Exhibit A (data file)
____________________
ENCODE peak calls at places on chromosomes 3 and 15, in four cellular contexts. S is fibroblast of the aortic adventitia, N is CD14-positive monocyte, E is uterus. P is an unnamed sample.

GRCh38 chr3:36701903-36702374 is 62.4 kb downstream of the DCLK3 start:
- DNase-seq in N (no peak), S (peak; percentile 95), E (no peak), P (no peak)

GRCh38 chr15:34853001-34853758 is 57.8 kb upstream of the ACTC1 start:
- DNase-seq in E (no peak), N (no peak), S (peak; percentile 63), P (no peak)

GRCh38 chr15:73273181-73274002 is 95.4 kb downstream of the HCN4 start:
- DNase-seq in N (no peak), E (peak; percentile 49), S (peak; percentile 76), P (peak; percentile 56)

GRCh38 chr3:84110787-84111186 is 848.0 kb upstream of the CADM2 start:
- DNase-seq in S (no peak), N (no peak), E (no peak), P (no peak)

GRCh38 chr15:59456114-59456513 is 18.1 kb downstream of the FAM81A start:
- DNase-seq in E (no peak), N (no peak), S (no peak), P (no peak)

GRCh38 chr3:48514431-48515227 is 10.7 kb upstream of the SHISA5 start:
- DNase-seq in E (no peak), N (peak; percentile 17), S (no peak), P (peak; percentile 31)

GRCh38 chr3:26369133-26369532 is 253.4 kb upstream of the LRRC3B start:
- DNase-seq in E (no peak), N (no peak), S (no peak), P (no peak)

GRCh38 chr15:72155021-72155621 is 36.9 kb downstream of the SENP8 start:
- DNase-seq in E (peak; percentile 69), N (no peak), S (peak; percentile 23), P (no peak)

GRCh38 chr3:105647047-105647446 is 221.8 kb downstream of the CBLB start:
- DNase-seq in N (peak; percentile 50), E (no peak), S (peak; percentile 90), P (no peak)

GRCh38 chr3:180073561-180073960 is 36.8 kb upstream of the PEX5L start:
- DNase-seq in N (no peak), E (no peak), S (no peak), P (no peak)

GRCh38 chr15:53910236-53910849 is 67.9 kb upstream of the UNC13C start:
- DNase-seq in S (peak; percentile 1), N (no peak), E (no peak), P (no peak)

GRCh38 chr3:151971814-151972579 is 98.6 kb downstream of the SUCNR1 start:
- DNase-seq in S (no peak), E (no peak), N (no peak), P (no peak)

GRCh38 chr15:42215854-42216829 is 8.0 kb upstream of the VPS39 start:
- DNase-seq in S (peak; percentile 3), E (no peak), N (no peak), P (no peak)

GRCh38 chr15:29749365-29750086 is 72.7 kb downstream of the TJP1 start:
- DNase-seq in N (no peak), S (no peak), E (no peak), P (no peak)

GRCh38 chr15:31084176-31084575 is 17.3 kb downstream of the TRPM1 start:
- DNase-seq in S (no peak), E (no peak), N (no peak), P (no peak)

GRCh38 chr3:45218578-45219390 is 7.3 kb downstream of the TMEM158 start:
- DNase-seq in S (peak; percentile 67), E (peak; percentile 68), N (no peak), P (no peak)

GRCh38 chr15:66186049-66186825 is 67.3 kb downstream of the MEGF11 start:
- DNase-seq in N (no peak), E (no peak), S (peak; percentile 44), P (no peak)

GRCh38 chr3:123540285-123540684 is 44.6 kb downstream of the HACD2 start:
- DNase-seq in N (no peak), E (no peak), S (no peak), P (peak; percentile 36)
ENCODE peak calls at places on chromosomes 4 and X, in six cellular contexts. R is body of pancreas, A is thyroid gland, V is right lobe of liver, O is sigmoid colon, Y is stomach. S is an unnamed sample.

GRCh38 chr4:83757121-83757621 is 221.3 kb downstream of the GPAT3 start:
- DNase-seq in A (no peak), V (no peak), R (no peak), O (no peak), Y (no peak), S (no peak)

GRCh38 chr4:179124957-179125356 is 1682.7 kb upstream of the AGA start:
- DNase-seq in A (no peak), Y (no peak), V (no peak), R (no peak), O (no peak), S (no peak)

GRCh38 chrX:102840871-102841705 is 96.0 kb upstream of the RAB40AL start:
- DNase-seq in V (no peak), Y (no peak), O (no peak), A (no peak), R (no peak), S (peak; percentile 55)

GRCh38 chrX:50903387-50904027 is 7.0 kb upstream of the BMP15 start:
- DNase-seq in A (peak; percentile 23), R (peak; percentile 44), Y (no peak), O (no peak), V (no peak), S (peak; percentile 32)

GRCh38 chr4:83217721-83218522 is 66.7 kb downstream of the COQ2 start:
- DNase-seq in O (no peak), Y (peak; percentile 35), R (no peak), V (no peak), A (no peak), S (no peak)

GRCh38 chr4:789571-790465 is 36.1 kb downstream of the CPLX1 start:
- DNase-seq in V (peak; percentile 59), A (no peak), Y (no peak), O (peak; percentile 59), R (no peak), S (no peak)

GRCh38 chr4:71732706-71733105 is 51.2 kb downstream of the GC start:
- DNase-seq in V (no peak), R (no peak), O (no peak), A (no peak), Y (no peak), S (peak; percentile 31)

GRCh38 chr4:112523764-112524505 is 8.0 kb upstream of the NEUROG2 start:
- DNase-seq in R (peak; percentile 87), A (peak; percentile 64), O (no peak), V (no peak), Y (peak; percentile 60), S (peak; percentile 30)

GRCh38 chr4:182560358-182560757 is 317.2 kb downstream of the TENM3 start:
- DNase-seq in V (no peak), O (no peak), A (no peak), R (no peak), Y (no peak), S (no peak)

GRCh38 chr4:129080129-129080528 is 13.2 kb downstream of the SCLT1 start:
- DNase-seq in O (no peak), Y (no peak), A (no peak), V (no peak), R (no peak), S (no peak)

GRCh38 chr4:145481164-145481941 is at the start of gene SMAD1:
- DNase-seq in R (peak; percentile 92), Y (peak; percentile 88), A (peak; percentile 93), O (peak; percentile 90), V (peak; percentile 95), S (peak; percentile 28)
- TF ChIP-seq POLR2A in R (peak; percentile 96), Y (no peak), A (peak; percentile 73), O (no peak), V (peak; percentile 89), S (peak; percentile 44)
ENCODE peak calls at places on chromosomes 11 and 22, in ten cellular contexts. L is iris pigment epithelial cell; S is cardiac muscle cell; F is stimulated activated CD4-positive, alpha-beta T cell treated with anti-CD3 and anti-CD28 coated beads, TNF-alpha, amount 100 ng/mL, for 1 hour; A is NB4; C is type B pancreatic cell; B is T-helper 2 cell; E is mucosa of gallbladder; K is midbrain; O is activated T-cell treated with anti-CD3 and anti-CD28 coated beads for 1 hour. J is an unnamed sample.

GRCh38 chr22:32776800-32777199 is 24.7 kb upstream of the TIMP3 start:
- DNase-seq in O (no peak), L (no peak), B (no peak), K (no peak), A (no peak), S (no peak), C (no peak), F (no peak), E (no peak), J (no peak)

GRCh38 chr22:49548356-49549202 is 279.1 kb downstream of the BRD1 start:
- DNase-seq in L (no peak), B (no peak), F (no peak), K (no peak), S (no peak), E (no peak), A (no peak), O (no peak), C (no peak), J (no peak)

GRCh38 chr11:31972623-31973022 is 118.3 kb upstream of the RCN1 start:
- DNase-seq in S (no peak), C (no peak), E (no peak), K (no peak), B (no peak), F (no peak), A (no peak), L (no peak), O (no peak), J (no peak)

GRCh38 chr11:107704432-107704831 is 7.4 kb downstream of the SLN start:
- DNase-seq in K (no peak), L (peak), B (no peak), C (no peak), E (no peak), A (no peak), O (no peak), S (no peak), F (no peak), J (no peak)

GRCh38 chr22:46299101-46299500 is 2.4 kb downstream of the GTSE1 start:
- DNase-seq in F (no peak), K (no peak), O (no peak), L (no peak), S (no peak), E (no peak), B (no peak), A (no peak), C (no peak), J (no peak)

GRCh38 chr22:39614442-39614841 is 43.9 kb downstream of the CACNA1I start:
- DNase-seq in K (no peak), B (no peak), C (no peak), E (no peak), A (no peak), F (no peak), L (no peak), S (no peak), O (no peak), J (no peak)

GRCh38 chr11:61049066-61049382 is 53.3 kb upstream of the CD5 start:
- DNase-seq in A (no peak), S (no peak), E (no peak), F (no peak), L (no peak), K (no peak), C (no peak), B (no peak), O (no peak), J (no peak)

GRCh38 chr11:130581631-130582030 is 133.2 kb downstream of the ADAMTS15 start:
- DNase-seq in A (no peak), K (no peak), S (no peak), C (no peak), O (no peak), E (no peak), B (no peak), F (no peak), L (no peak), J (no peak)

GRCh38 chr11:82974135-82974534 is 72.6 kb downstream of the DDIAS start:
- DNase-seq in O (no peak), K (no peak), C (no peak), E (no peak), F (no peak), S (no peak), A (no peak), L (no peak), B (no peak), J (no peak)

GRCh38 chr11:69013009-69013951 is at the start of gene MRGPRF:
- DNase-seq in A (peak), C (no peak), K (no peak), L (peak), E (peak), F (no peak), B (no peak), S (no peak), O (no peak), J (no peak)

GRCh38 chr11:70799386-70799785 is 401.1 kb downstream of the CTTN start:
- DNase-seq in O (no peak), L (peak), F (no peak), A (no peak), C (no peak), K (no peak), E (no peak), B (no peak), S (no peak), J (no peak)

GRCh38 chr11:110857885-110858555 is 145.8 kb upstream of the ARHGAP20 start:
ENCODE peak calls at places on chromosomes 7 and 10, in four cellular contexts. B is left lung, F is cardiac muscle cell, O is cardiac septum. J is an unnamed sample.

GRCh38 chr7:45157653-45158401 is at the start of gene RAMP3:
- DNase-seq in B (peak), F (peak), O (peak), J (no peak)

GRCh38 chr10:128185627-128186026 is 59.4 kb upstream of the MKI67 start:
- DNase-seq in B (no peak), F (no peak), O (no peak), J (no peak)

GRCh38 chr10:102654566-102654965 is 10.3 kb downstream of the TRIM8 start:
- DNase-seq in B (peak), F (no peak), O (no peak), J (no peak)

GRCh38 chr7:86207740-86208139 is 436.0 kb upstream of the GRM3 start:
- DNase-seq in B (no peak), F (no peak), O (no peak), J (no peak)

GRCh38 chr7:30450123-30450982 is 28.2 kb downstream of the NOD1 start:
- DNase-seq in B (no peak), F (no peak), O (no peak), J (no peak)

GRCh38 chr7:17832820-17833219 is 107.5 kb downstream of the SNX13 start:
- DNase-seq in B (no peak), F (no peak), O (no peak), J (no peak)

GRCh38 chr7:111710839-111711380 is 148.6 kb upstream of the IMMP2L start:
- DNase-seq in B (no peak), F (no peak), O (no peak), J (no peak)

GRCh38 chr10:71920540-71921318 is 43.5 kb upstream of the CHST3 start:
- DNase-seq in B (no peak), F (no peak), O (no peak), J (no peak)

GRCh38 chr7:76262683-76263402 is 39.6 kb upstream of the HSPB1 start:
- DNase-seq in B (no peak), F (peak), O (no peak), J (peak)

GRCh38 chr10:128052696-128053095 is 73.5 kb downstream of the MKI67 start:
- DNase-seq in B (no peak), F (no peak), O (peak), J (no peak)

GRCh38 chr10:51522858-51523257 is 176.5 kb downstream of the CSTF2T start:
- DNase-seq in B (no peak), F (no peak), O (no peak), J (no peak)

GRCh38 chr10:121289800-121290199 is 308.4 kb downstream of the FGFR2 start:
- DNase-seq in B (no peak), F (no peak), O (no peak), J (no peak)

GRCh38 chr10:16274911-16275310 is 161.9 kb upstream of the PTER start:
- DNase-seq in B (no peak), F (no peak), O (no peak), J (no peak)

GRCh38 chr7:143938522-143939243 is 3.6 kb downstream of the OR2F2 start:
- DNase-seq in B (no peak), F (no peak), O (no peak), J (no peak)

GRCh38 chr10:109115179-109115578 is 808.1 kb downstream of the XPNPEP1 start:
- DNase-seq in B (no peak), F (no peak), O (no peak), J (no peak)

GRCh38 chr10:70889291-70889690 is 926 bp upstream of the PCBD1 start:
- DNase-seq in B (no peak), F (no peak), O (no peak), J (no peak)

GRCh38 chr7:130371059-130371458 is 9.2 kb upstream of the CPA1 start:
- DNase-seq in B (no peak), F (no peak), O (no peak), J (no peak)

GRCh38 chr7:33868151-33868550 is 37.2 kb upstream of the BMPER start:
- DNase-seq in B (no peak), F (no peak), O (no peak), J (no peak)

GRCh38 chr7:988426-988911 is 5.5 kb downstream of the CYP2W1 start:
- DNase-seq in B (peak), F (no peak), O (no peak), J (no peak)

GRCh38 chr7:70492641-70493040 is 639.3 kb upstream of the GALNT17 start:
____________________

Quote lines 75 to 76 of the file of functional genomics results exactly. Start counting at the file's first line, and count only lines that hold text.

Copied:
GRCh38 chr11:61049066-61049382 is 53.3 kb upstream of the CD5 start:
- DNase-seq in A (no peak), S (no peak), E (no peak), F (no peak), L (no peak), K (no peak), C (no peak), B (no peak), O (no peak), J (no peak)